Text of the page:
[My Computational Complexity Web Log] Turing Machines and Gödel's Theorems
A little recursion theory can make Gödel's Theorems intuitively easy.
Let A be the set of <M> such that M does not accept the input <M>. By diagonalization techniques we can show A is not recursively enumerable.
Now let us fix a logical theory like ZFC set theory. The actual theory does not matter much. Let B be the set of <M> such that there is a proof in ZFC of the statement "M does not accept input <M>." B is recursively enumerable since we can just try all possible proofs.
Now B is clearly a subset of A so there must be an input <M> in A-B. For this <M>, we have that M does not accept input <M> but there is no proof of this fact. We now have a true mathematical statement with no proof. This is Gödel's first theorem.
We can be more constructive. Since B is recursively enumerable there is some Turing machine N that computes B. Suppose that N accepts <N>. This means <N> is in B which implies there is a proof that <N> does not accept N, a contradiction.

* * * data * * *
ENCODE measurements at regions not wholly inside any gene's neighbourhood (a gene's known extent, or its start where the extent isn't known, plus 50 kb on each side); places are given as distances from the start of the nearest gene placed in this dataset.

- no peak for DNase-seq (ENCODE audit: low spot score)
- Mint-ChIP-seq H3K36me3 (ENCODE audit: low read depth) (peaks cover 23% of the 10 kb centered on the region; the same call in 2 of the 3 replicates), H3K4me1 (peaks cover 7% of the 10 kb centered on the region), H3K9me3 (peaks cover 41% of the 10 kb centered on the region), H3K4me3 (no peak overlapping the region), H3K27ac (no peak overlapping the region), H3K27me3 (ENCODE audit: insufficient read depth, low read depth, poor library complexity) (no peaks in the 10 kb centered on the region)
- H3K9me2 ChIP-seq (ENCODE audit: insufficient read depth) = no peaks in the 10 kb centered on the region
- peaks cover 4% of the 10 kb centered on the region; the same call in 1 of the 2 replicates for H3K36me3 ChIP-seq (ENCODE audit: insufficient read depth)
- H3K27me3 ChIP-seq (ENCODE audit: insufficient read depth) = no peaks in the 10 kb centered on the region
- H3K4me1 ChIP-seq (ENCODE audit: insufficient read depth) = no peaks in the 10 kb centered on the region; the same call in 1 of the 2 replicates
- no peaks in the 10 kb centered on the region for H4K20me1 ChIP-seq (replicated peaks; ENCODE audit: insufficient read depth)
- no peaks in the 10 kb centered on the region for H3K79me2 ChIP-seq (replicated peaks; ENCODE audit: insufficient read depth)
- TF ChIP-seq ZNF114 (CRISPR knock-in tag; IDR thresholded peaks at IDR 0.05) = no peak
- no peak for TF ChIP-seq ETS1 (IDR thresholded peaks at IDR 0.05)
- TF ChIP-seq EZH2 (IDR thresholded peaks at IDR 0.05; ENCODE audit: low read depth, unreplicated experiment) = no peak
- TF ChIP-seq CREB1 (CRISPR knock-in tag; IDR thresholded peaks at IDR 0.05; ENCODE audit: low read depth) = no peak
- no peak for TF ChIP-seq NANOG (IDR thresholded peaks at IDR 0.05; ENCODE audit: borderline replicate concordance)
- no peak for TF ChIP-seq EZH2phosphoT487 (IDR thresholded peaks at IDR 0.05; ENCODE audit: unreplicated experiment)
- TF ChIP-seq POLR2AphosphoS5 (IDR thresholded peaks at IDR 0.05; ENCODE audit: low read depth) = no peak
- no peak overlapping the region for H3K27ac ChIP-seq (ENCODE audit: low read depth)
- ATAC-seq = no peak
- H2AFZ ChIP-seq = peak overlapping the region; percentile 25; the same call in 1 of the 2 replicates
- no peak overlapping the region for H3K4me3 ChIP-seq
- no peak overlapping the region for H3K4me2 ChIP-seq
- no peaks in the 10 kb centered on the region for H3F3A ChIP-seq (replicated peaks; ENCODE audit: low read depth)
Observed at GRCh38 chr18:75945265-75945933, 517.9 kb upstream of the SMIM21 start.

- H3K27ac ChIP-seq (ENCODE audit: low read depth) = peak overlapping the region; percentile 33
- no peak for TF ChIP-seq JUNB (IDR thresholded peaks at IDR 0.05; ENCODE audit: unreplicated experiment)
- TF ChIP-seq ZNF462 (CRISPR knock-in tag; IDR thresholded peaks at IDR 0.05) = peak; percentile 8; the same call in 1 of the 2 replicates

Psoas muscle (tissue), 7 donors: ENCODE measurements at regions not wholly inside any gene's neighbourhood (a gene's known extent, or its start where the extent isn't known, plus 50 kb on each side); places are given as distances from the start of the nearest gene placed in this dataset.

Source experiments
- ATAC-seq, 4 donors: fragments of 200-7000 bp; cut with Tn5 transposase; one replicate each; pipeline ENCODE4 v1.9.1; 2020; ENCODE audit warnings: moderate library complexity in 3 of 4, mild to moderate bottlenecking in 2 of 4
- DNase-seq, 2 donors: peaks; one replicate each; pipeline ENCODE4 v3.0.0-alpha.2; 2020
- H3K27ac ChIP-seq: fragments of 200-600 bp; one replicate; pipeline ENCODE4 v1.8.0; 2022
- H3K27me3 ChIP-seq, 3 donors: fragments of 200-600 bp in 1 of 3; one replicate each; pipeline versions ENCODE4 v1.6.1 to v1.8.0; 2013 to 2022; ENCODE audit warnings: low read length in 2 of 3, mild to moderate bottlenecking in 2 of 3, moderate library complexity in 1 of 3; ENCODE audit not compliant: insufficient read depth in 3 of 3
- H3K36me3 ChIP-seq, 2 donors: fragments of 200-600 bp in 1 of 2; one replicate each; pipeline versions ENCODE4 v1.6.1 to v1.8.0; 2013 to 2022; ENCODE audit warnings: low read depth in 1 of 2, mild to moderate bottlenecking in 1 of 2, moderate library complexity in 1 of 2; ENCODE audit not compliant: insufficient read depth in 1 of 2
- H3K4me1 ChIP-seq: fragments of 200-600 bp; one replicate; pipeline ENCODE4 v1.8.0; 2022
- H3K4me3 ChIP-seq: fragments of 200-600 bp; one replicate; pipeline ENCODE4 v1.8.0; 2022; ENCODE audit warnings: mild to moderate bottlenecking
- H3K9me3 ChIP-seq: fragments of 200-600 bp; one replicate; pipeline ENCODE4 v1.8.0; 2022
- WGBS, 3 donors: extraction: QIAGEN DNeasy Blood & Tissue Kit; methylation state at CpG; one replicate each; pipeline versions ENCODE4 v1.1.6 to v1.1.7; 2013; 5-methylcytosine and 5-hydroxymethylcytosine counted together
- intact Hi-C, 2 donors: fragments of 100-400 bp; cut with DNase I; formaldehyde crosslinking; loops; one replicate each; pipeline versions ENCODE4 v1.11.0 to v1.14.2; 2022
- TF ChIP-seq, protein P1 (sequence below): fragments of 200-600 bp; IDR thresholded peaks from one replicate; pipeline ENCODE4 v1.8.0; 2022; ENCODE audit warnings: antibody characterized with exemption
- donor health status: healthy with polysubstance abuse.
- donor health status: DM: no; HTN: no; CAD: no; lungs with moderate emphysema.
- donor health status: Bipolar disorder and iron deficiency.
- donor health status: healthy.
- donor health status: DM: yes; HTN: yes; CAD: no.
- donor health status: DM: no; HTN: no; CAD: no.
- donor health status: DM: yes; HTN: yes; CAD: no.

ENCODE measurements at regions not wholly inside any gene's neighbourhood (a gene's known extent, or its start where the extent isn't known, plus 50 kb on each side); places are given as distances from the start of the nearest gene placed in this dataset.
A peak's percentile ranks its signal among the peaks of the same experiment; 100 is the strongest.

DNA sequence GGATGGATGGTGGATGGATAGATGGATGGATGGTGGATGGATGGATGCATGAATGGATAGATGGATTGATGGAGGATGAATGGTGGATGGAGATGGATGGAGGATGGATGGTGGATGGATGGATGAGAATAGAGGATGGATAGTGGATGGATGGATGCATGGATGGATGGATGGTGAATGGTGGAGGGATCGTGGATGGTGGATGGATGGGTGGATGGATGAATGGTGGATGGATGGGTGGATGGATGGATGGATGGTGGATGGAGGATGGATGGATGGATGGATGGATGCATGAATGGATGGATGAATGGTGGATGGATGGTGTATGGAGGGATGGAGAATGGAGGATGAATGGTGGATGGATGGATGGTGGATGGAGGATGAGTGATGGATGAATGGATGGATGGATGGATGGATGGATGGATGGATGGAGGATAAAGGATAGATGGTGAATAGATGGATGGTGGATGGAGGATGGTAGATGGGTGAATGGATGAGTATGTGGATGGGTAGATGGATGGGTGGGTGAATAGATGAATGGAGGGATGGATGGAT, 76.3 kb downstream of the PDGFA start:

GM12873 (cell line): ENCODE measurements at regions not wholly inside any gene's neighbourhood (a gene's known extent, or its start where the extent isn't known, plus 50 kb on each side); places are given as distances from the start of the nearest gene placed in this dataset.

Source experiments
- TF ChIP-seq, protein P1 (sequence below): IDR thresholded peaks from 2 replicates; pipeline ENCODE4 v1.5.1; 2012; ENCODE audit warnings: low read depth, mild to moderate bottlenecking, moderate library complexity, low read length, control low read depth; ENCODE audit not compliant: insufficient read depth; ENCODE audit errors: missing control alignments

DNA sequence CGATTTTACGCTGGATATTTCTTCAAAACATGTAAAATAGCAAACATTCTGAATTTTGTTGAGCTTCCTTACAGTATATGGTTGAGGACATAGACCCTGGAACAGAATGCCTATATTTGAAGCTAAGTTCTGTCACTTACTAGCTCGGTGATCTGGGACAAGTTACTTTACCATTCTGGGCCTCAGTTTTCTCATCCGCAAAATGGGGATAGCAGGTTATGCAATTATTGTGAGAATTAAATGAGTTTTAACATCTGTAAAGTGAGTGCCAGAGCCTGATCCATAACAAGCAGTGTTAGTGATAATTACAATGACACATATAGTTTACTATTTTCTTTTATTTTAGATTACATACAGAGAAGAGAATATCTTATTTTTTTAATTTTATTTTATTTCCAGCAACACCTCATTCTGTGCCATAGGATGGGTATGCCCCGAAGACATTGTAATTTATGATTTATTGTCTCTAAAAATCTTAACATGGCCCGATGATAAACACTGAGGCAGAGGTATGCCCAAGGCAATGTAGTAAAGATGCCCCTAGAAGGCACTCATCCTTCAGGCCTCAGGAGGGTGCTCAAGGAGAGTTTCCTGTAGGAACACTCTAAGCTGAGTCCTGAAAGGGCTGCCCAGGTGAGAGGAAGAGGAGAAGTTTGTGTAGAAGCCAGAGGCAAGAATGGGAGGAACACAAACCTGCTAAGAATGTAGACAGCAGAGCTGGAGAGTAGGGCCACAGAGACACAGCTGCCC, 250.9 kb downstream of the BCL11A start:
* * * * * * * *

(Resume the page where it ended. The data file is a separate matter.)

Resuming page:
So <N> cannot accept N which means <N> is not in B. So we have now constructed an N such that the statement "N does not accept <N>" is true but not provable.
But wait a minute, didn't I just give a proof that N does not accept <N>? Actually I had to make the assumption that ZFC is consistent. If ZFC is inconsistent then every statement (true or false) is provable so B would not be a subset of A and my whole argument falls apart.
If ZFC could prove that ZFC is consistent then I would not have to make any assumption and would have a contradiction. Thus ZFC cannot prove its own consistency. This is Gödel's second theorem.
Logicians tell me I'm cheating: I had to assume something technically stronger than consistency for this argument to work. Still these proofs illustrate the amazing power of Turing machines can make Gödel's theorem easier to understand.
Posted by Lance Fortnow to My Computational Complexity Web Log at 5/16/2003 4:57:59 PM
Powered by Blogger Pro